Thursday, September 24, 2009

113. American Ugly

July 2002: In the pages of the Megazine, the new editor Alan Barnes has been shaking the heck outta everything, with tremendously fun results. One very positive change has been increasing the frequency from monthly to every fourth week, so there's an extra issue published each year, a schedule which remains in place today. There's a stronger relationship between the Meg and the prog than ever before, as, for the first time, non-Dredd series have been crossing over into the Meg's pages. Currently running is a really fascinating and fun anthology series featuring the vampire mutant Durham Red, but it's not quite the same Red we've been following in her far-future sci-fi epics in 2000 AD. In "The Scarlet Apocrypha," writer Dan Abnett has been placing the character, or analogues of her at any rate, in a variety of different scenarios and time periods, each illustrated by a different artist. John Burns kicked things off in the previous issue, with a suggestion of what Durham Red might have been like as a Dario Argento horror film, and in this issue (# 13), we get Steve Yeowell doing a neat little alternate history set in the 1890s, with Aubrey Beardsley and the Montgolfier Brothers.

Future installments will see Frazer Irving doing a medieval Japanese adventure and Steve Kyte doing one inspired by more modern Japanese fiction, along with longtime Modesty Blaise artist Enric Romero pitting Durham against Dracula, and Carlos Ezquerra bringing us a strange sequel to the classic Fiends of the Eastern Front. And then there's the grand finale later in the year, but more about that another time.

But the 2000 AD connection doesn't end there. Much of the editorial pages are given over to news about the forthcoming return of the original Rogue Trooper, which we'll look at next time. It's here that we get the first confirmation that Rebellion are working on a Rogue Trooper video game. At this point, it's still years away, and the company's Dredd vs. Death game has yet to be released, but it helps stoke a little excitement among the fan base.

The garish cover, a highlight of which is displayed above so you can get a better look at it, announces the return of the ugly craze to the pages of Judge Dredd. Otto Sump was introduced in the early 1980s as Mega-City One's ugliest man, and the successful entrepreneur made several return appearances in short comedy tales, all illustrated by Ron Smith. The character was retired about fifteen years before this two-part story, a Citizen Kane homage drawn by John Higgins.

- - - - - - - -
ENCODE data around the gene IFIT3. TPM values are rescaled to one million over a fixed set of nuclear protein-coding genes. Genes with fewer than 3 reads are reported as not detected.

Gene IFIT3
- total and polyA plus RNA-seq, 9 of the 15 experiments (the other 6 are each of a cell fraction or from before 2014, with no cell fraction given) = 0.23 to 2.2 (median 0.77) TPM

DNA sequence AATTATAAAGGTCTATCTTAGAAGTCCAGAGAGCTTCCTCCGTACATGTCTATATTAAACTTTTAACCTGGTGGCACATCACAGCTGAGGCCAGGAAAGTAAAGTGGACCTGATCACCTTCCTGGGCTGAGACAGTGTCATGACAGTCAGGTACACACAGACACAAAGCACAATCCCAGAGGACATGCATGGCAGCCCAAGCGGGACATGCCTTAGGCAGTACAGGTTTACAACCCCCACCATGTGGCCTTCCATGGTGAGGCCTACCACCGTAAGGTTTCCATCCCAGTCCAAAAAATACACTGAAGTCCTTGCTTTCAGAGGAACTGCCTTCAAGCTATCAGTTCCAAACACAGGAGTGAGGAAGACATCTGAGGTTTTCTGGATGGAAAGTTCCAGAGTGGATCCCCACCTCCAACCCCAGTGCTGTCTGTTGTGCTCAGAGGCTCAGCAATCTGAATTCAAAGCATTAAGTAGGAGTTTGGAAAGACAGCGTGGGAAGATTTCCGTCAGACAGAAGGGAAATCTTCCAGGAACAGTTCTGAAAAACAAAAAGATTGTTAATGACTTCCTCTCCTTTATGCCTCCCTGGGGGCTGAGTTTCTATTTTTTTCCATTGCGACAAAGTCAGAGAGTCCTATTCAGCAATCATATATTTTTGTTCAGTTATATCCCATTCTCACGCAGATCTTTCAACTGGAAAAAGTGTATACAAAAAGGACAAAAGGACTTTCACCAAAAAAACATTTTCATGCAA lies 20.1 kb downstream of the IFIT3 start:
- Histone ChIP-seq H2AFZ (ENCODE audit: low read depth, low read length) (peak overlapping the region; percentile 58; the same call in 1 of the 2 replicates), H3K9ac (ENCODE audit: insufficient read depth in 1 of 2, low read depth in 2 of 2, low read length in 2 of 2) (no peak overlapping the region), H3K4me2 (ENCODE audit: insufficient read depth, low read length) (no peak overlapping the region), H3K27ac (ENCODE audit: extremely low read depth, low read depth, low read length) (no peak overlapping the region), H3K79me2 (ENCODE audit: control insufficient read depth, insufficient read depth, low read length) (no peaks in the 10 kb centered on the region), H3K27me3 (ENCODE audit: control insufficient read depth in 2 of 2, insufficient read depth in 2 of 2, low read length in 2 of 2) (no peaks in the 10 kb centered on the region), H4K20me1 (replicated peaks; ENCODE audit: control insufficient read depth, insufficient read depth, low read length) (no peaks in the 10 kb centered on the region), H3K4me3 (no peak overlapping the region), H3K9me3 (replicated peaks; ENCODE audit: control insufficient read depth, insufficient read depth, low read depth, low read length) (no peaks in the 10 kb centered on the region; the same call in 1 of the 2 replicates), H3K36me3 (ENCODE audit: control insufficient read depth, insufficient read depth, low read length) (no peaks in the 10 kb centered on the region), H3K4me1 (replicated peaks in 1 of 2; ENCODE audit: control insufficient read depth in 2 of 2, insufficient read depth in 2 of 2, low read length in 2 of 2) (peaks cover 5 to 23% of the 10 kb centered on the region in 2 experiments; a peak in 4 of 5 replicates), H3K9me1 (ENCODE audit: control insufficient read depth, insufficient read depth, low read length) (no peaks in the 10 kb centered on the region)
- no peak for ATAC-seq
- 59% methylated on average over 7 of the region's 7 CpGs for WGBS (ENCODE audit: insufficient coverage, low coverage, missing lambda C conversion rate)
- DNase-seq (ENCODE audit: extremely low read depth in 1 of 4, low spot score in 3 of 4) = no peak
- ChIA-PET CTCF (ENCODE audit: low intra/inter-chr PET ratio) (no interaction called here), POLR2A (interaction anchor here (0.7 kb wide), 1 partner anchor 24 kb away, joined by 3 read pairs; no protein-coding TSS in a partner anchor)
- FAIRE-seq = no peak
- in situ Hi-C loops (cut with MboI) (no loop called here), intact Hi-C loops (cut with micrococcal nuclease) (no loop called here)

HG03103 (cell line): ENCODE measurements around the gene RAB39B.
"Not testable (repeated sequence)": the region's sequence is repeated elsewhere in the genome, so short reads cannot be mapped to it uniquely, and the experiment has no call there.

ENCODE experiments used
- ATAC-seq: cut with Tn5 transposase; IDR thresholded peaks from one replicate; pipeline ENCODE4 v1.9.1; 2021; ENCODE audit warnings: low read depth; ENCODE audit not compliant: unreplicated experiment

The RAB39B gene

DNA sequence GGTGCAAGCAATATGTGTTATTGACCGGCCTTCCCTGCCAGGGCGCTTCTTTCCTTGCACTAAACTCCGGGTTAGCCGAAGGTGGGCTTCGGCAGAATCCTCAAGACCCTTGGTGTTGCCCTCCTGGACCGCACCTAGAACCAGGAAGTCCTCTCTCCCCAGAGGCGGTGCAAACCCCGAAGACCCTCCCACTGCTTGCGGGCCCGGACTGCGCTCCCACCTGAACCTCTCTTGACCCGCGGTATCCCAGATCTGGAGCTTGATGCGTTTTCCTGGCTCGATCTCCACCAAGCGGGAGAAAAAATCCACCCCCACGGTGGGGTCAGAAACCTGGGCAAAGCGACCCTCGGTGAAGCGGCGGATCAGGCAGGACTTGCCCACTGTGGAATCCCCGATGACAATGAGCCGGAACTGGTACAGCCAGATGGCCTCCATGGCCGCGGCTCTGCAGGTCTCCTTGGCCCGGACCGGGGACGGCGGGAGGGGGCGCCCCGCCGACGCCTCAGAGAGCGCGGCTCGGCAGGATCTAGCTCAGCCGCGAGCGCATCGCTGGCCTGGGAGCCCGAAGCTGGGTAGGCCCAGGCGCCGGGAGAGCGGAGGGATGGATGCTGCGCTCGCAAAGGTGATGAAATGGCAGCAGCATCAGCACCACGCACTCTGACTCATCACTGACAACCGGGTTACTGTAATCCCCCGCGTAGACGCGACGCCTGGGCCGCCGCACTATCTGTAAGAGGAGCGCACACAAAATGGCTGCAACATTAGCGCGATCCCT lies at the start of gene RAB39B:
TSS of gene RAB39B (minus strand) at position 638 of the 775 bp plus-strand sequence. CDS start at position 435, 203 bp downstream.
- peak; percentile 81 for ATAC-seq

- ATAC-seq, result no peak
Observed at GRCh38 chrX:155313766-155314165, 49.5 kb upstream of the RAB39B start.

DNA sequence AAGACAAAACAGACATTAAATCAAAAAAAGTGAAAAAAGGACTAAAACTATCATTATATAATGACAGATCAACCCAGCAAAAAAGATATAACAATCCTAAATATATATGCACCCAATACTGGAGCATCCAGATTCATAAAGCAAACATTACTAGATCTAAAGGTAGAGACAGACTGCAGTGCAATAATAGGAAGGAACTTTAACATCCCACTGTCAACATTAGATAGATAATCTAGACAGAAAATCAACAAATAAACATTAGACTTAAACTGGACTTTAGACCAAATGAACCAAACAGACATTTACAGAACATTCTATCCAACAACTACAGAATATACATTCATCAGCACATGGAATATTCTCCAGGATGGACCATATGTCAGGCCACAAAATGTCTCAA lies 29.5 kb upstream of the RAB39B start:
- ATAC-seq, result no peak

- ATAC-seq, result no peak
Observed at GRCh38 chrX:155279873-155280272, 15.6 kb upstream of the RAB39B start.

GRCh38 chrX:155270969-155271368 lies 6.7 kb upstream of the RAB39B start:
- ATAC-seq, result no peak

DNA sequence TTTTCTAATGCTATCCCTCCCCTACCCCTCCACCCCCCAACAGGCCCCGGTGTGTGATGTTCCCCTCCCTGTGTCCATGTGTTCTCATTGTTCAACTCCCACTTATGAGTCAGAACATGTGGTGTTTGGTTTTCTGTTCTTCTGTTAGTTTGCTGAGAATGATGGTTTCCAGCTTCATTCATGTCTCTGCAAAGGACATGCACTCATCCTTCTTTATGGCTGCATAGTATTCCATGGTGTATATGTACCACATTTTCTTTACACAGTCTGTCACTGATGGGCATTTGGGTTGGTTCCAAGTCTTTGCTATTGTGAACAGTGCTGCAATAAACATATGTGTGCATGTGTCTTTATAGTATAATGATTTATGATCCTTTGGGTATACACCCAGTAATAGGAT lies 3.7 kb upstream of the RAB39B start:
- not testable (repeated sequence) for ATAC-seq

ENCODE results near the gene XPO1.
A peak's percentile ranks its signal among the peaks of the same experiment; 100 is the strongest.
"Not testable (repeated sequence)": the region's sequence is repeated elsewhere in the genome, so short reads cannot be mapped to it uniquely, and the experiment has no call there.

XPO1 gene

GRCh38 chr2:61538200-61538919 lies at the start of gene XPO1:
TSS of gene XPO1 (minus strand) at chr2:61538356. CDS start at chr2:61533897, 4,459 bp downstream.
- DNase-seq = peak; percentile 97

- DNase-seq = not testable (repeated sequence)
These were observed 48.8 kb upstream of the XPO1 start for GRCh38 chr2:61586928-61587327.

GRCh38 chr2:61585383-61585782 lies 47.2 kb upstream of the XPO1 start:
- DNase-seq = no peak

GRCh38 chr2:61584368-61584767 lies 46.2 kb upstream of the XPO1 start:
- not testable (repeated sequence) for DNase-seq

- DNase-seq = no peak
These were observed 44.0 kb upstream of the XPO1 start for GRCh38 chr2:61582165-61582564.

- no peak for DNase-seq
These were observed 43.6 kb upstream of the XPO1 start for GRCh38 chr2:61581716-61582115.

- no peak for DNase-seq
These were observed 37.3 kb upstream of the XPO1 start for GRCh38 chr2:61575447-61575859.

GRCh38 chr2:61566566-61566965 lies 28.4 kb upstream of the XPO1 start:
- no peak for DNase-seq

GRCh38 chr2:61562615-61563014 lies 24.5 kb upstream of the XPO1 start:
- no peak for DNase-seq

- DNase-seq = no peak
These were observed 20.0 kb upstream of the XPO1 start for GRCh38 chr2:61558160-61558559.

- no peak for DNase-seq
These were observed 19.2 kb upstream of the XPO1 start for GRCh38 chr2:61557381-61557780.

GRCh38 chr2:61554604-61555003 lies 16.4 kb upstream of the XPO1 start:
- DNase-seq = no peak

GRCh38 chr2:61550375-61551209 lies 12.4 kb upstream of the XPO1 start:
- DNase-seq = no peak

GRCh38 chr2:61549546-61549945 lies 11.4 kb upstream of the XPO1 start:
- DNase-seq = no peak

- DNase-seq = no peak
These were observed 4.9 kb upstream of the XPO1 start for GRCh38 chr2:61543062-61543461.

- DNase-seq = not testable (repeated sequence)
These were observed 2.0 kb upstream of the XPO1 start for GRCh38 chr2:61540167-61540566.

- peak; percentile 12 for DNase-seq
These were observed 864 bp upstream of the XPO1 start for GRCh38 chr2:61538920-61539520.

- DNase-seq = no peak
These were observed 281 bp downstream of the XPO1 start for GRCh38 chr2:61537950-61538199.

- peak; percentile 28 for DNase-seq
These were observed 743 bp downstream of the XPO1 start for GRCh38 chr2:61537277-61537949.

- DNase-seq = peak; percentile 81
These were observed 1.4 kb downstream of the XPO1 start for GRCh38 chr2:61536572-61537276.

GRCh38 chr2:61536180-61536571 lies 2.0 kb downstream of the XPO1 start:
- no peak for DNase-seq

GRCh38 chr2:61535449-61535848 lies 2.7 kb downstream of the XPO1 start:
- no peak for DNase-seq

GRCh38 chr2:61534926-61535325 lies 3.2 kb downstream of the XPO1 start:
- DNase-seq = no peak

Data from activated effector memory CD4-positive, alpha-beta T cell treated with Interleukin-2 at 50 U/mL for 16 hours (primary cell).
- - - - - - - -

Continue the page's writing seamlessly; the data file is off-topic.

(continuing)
"Citizen Sump" is just terrific, a moody and sad little melodrama which isn't simply a parody of that greatest of American films, but also an interesting detective procedural which sees Dredd working a cop beat trying to solve a locked room murder. Everybody has different perceptions of the hapless Otto, but everybody remembers him as one of the Meg's sweetest citizens. In his original appearances, there was a running gag with Sump always greeting Dredd as "my old pal," much to Dredd's disinterest. It turns out that Sump was like that to absolutely everybody, just a genuinely sweet and loving man.

But turning the Kane homage on its head is the revelation of Sump's last words, particularly in view of the way Otto never lost his truly good nature. Kane, of course, let his millions turn him into a near-psychotic recluse, and died a miserable and pathetic figure. The judges never learn what Sump's last word means, and the staggeringly brilliant revelation shows that Sump was every bit as wistful and nostalgic for his lost childhood as Kane was, even after spending his wealthy life loving his fellow citizens and making the best of the odd karmic turn of events that made him deformed, shunned, wealthy and successful.